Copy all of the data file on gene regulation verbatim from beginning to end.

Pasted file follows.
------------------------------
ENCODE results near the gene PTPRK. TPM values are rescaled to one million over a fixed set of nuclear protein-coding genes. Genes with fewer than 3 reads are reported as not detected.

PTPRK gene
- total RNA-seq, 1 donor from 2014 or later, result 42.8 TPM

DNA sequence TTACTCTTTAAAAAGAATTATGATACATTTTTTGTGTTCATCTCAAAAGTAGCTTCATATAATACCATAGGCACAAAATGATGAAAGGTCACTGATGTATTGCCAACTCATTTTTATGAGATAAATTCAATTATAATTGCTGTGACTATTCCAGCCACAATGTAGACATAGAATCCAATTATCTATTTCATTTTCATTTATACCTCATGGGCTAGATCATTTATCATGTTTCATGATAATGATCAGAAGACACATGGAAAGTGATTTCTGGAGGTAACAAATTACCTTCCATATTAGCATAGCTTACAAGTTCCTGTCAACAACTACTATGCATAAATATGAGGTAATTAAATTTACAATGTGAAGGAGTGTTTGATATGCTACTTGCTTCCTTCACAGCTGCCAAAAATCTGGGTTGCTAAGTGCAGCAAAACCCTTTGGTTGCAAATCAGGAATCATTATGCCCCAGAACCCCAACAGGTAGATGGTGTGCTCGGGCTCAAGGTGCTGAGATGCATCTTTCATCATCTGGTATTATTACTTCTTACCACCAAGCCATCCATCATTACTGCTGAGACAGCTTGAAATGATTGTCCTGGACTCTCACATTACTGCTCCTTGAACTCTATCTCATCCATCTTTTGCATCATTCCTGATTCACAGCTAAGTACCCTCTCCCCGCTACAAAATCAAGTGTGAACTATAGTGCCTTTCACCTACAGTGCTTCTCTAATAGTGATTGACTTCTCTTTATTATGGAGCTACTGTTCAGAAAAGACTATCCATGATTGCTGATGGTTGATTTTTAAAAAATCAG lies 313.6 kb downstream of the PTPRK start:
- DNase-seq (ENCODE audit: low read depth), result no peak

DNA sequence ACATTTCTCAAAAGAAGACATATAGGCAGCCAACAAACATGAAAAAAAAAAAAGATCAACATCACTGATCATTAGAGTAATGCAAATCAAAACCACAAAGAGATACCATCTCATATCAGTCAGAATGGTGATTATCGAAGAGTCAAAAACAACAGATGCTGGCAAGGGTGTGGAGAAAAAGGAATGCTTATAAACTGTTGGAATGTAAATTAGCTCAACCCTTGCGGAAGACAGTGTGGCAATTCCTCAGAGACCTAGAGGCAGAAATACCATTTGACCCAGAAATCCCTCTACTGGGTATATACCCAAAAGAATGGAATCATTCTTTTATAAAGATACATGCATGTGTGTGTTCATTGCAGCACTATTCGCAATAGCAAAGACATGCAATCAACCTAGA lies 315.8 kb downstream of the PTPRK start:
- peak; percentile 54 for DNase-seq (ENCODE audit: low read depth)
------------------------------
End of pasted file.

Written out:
ENCODE results near the gene PTPRK. TPM values are rescaled to one million over a fixed set of nuclear protein-coding genes. Genes with fewer than 3 reads are reported as not detected.

PTPRK gene
- total RNA-seq, 1 donor from 2014 or later, result 42.8 TPM

DNA sequence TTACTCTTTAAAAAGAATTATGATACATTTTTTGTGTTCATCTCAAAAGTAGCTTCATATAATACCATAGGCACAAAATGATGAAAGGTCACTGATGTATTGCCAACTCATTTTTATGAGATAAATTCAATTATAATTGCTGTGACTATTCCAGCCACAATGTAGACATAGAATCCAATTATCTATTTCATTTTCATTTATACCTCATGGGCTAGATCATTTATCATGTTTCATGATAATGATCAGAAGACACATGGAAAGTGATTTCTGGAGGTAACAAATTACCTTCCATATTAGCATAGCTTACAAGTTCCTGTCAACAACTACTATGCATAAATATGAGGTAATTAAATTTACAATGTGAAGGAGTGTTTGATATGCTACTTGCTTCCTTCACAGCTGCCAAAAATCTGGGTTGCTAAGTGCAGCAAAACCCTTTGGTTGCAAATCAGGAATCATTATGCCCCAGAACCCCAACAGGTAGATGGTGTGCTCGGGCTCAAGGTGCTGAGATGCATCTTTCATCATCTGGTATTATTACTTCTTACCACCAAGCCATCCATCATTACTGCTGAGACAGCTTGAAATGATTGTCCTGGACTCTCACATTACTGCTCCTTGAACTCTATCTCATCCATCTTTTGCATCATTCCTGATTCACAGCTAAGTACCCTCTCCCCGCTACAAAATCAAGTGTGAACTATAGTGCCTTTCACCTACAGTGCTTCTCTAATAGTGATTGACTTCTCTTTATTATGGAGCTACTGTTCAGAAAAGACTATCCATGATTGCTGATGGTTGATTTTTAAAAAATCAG lies 313.6 kb downstream of the PTPRK start:
- DNase-seq (ENCODE audit: low read depth), result no peak

DNA sequence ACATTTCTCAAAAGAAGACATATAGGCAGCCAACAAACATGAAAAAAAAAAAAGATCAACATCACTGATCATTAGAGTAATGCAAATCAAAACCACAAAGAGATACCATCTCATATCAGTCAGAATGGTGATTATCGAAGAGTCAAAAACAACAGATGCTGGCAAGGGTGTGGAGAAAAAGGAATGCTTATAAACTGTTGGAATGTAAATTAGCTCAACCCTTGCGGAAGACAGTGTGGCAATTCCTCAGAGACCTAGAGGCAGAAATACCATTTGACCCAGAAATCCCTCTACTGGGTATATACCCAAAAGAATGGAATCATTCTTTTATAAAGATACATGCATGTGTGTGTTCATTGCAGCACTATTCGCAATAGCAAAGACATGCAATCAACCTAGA lies 315.8 kb downstream of the PTPRK start:
- peak; percentile 54 for DNase-seq (ENCODE audit: low read depth)